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Working in Higher Education: Careers, Trends, and Must-Have Skills

Industry Advice Education

Higher education is undergoing considerable change. The “traditional,” on-campus college student, newly out of high school, is no longer the norm. Thirty-eight percent of postsecondary learners are over the age of 25, and more than six million students are enrolled in at least one online course.

As student demographics shift, so do the needs and priorities of colleges and universities. What hasn’t changed, however, is the difference you can make working in higher education.

“Even if you don’t see it, you make an impact,” says Dr. Joan Giblin, an assistant teaching professor for Northeastern’s Master of Education in Higher Education Administration program. “You help students decide who they’re going to be as a member of our state, country, and the world.”


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Every department influences a student’s trajectory—whether you work in advising and help students keep pace with their academic goals, or oversee institutional advancement and collaborate with donors to develop scholarships and programming that support prospective, current, and former students.

“You co-create knowledge with students and get to challenge their beliefs,” Giblin adds. “That’s a unique position for someone to be working in.”

What Job Opportunities Are There in Higher Education?

Jobs in higher education extend far beyond teaching. There are a variety of different departments that comprise a college or university, including:

  • Admissions and Enrollment: Individuals who work in admissions and enrollment establish and implement strategies to attract the right students to their institution. They communicate with prospective students, evaluate applications, determine who to admit, and often assist in the planning and creation of marketing materials for their college or university.
  • Academic Advising: Academic advisors support students throughout their degree program. They assist students in establishing educational and professional goals, and help them choose courses, majors, and minors that will enable them to achieve those goals, all while ensuring they stay on track to graduate.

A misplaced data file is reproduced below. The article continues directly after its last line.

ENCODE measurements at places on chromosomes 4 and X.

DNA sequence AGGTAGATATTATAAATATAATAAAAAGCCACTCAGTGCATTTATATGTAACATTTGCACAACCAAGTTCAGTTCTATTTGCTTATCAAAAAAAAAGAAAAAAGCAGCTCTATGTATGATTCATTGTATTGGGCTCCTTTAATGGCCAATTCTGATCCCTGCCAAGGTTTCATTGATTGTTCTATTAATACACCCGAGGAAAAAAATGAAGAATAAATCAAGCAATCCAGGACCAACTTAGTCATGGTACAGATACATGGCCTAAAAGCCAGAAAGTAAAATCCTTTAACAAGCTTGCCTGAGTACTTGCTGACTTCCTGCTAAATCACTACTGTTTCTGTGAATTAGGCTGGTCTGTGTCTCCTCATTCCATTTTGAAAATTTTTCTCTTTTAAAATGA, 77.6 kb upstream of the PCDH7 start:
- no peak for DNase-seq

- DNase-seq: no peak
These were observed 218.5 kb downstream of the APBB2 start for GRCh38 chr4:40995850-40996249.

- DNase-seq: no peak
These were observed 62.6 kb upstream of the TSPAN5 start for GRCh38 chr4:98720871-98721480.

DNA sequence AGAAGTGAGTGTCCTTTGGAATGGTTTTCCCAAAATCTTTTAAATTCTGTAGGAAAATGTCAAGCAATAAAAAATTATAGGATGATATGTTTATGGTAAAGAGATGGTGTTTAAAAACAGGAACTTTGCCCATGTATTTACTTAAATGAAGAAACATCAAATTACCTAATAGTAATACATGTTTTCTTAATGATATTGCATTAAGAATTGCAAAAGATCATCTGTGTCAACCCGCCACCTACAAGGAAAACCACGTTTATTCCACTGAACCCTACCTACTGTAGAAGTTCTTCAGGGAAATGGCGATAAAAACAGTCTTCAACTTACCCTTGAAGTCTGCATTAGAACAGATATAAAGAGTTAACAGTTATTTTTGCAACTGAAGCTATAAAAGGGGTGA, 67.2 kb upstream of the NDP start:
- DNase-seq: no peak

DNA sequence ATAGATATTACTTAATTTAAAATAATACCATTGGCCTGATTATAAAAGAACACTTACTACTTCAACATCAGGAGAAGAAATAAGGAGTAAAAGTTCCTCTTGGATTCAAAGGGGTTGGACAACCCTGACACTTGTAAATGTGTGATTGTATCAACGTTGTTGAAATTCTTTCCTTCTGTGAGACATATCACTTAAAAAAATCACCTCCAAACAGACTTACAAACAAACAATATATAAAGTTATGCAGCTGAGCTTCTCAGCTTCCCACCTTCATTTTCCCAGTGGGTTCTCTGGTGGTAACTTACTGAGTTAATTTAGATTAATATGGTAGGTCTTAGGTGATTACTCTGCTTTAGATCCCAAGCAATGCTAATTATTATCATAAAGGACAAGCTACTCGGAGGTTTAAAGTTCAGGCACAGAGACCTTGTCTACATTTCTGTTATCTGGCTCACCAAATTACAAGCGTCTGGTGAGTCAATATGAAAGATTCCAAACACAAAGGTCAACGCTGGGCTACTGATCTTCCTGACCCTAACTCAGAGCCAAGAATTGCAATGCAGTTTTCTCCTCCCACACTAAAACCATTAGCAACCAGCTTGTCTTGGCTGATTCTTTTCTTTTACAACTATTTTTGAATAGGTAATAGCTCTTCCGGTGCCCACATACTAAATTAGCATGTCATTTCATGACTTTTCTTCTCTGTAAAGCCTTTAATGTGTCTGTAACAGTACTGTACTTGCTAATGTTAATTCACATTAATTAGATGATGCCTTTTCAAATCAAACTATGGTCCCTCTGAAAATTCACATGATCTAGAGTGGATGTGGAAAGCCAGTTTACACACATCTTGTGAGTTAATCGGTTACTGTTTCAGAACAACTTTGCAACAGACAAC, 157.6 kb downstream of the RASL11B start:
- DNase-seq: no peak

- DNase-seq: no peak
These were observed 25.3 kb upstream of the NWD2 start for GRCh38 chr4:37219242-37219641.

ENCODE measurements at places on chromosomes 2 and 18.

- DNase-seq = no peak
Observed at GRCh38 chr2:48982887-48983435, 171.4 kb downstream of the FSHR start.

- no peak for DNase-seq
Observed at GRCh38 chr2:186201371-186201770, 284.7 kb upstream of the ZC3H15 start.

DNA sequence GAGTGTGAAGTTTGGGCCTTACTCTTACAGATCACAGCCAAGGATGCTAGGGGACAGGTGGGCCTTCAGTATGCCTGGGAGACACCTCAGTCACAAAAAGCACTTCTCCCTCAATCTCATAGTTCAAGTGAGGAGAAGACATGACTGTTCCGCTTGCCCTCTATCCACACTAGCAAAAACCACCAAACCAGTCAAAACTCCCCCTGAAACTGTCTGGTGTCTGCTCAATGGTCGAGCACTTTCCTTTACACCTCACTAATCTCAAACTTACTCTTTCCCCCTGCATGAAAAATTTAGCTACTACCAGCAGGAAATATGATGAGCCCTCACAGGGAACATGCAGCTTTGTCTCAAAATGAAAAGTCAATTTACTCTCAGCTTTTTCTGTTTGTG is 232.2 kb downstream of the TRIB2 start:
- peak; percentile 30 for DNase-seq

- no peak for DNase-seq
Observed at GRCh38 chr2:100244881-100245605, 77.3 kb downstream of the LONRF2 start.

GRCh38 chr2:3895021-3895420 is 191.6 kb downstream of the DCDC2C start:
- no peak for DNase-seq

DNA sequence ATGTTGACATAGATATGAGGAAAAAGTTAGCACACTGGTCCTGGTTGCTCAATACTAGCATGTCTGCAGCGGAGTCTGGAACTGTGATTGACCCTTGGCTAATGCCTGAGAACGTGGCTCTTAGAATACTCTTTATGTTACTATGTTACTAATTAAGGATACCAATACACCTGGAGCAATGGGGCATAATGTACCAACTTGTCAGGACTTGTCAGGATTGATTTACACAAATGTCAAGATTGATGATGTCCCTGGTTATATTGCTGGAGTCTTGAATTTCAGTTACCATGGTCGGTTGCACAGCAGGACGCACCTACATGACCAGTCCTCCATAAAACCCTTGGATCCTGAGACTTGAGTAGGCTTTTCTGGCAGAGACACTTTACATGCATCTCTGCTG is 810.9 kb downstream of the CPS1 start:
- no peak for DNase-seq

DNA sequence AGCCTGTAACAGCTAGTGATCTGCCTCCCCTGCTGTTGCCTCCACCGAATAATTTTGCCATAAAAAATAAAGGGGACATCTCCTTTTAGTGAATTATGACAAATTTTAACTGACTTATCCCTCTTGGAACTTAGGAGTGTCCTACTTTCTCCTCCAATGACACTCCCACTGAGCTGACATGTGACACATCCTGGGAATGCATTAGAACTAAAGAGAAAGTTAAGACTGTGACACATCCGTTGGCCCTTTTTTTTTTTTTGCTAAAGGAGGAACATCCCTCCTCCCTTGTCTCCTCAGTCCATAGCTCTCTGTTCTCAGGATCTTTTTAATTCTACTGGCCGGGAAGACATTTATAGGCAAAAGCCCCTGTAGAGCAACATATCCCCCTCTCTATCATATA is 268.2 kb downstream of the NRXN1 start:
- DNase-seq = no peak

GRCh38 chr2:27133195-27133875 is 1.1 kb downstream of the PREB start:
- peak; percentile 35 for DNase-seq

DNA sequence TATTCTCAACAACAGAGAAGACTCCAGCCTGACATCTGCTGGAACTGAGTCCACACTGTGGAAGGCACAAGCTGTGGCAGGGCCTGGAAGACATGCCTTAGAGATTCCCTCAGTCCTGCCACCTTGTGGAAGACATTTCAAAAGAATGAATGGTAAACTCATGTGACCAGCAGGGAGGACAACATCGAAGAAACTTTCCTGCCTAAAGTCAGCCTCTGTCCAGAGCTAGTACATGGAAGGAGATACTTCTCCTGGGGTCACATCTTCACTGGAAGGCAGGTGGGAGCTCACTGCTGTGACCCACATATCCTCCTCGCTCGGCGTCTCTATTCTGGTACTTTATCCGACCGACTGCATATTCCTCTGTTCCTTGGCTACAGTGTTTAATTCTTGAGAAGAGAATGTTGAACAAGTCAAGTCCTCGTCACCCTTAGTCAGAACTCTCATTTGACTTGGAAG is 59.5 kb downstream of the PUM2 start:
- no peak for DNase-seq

• Diversity: Diversity officers strive to create an open and inclusive environment for students, faculty, and staff. They seek input from campus constituents and develop policies, plans, and practices that promote social justice, equity, community, and the open exchange of ideas.
  • Student Affairs: Student affairs typically oversees a variety of departments, such as residence life, athletics, student activities, fraternities and sororities, and community service. Student affairs professionals create and evaluate nonacademic programs aimed at improving campus life and enriching the student experience.
  • Financial Services: Individuals working in financial services help students cover the cost of their education by identifying financial aid options, as well as scholarship, grant, and work study opportunities. They also answer all payment and billing questions, and often offer financial literacy and planning support.
  • Alumni Relations: Alumni relations professionals work to engage and reconnect former students with the institution, often through networking events, workshops, outreach, and volunteer opportunities. The department might also manage the institution’s fundraising efforts, including fostering and maintaining donor relationships.
  • Human Relations: Human resources (HR) professionals focus on attracting and retaining new employees to their college or university. They also handle employee relations, oversee payroll and benefits, and offer training and other professional development opportunities.

Given the variety of departments and opportunities within higher education, the number of jobs is on the rise. Employment is expected to increase 10 percent by 2026—faster than the average for all occupations, according to the Bureau of Labor Statistics. That growth will result in approximately 18,200 new higher education administration jobs, offering an average annual salary of $92,360.

The Bureau of Labor Statistics reports that the typical entry-level education for postsecondary administration professionals is a master’s degree. Giblin has experienced that trend firsthand, calling a master’s degree a prerequisite for almost any mid- to senior-level role in higher education, including dean of admissions, director of academic advising, and vice president of enrollment management.

“A master’s degree in higher education administration really opens the door for you in almost any area,” Giblin says.

Skills Needed for Success in Higher Education 

If you are interested in advancing your career in higher education or breaking into the field, there are certain skills Giblin says are important to have no matter the department or role you’re in. Those skills include: